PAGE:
heike löwenstein, heikelowenstein at gmail dot com, +44 (0)771 1316210

Copyright 2007-2017
Built with Indexhibit

Annie Craig - Walled Garden, Glendaruel (Argyll, Scotland), 2007

“A place can be defined as relational, historical and concerned with identity” (Marc Auge, Non-Places)

PeopleSpaces was conceived in 1998 as an idea that was borne out of Heike’s interest in the significance of place for capturing her subjects. It had developed while undertaking commissions, however, Löwenstein wanted to take this relationship between a person and their environment further within her personal work.

The analysis of space, environment and identity is a relatively recent consideration. One hundred thousand years ago the population of the planet could squeeze into Wembley stadium. Now it’s a struggle to fit the supporters of two football teams into the stadium. When humankind first inhabited the earth it was the environment that dictated behaviour and hence identity. Now, centuries later, humans have stamped their authority on the environment through globalisation and population growth. Our relationship to space and identity has changed dramatically. The German philosopher Immanuel Kant proposed that space and time are not inherent features of the world around us but rather ways in which our minds order our experiences. Therefore, have we changed so dramatically from being formed by our environment, as early humans were, to drawing our identity from the space we have created?

The aim of the PEOPLESPACES is to investigate this relationship between people and their environment and to help explain how it affects identity. As the world is made up of many different types of communities, in terms of size, geography and demography the projects Heike aims to undertake in the future will reflect the different nature of the world’s communities. The method is to photograph a representative sample of people in from a specific geographical location to achieve a complex portrait of the whole area, the ‘ultimate environmental portraiture’.

PEOPLESPACES examines the relationship between the people of a specific location to their geographical area and vice versa by allowing the person to select the particular place in which they are photographed. They are then asked to produce a narrative as to why they chose the specific place. Built up over time and with a representative sample this then portrays a region from the eyes of the people who inhabit it, thereby giving the viewer a unique insight into an area.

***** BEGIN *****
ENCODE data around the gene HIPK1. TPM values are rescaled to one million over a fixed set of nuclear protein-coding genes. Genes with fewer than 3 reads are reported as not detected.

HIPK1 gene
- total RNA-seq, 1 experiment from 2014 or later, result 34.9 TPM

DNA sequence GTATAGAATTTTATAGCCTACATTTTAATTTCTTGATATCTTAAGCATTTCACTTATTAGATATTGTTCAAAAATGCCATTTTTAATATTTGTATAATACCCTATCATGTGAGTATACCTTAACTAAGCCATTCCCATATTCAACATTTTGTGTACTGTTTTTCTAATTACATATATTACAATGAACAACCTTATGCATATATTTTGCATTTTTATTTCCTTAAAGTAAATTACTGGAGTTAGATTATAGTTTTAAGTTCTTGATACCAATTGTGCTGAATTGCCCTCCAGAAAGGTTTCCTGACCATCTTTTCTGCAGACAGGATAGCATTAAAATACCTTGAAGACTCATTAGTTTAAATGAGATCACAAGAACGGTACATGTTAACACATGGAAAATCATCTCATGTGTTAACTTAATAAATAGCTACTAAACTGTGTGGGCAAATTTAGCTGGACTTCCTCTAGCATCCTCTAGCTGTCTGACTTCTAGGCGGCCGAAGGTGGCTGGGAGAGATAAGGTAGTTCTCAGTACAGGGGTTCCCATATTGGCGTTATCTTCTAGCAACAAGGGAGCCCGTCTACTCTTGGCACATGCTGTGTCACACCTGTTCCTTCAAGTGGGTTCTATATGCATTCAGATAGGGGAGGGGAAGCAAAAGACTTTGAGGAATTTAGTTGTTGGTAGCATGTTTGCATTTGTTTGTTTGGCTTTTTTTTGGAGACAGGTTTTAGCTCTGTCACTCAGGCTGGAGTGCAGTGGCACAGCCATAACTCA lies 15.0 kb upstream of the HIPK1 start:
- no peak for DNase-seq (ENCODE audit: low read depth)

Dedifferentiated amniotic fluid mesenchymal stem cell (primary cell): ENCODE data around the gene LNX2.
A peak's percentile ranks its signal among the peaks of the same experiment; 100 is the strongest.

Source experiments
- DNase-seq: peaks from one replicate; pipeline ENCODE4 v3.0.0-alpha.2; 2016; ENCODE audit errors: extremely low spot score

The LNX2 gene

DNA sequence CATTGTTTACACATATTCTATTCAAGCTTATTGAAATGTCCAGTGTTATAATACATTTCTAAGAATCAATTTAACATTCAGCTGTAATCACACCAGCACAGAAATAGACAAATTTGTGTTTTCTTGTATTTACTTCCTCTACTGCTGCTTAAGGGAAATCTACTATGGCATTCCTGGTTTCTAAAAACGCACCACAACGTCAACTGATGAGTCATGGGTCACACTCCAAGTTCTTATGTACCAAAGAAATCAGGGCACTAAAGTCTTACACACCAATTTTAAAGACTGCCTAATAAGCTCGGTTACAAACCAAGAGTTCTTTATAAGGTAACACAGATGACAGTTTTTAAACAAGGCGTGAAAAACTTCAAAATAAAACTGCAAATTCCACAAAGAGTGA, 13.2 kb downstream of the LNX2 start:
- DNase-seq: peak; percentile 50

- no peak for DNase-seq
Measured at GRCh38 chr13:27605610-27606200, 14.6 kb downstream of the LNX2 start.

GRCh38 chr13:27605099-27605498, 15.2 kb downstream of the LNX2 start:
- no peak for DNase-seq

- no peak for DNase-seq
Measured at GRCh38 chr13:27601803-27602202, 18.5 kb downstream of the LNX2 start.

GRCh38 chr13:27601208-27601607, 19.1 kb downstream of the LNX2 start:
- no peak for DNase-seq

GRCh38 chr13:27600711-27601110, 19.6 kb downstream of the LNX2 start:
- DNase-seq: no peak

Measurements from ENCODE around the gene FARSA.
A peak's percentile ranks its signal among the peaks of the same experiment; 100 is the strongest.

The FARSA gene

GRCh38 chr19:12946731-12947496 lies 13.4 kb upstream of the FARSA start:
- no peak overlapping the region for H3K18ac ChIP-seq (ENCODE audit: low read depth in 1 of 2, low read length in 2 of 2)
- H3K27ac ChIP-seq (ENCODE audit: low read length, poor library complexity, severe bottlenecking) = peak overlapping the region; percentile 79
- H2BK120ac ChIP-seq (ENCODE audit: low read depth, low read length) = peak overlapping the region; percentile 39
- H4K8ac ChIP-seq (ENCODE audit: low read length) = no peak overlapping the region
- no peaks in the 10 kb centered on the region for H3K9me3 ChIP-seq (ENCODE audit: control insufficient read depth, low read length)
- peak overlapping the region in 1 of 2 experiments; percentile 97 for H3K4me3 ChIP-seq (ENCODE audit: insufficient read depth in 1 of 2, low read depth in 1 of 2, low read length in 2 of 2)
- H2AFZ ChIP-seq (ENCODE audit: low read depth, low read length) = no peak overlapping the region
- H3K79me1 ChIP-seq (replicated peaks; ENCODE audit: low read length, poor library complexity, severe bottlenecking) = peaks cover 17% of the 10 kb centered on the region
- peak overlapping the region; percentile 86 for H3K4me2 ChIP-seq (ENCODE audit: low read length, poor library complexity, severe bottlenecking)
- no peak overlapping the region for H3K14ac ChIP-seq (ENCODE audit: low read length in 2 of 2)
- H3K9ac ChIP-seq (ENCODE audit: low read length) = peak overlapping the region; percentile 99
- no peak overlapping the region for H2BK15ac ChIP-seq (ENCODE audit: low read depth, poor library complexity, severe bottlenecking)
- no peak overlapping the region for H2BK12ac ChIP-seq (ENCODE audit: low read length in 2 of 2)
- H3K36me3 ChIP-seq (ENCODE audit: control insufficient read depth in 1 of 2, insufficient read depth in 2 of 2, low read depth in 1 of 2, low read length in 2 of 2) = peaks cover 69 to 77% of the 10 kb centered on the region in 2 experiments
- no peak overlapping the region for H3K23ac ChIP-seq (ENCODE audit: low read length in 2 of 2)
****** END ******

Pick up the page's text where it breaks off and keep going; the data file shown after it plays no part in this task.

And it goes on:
PEOPLESPACES is unique in that it utilises panoramic photography and its unique ability to capture time and space coupled with the use of other multi-media tools.

These projects can have long lasting benefits, not only to those participating who will gain a deeper understanding of their own communities but also to a wider audience that may include decision-makers at all levels in our society. The insights gained through PEOPLESPACES will lead to better understanding of social issues resulting in clearer and more informative decision-making.

Heike has undertaken the first project in Glendaruel, a valley on the Cowal peninsula in Argyll, Scotland between 2007 and 2008. It is a small community of about 180 people (including children) which is made up of a mixture of farmers who have been born here or come here, people who grew up here, went away and have come back to live and work (from) here, some who have come to retire and some who have been attracted by something special about the place, without having a prior connection.

It is a 'working Glen', tourism plays an important role, but agriculture has been the dominant preoccupation. As farming here as anywhere else is under threat this might be changing in the future, indeed what the future holds for the next generation of farmers is very uncertain. That as many other issues feature in the work.

Heike has been attracted to Glendaruel by the make-up of its community and the environment that can be breathtakingly beautiful one moment and extremely dismal and challenging the next. She has a personal connection with Glendaruel that allowed her to spend some time there over the last few years, and enabled her, with the assistance of some interested volunteers, to start the project in 2007 and move it on as time allowed. She has photographed and interviewed about 35 people, and made a few sound recordings as tests. The project has come to rest since 2009; since then PEOPLESPACES has informed my practice based PhD at the Glasgow School of Art which is taking new work in a different direction.

Willie MacVicar at Bealachandrain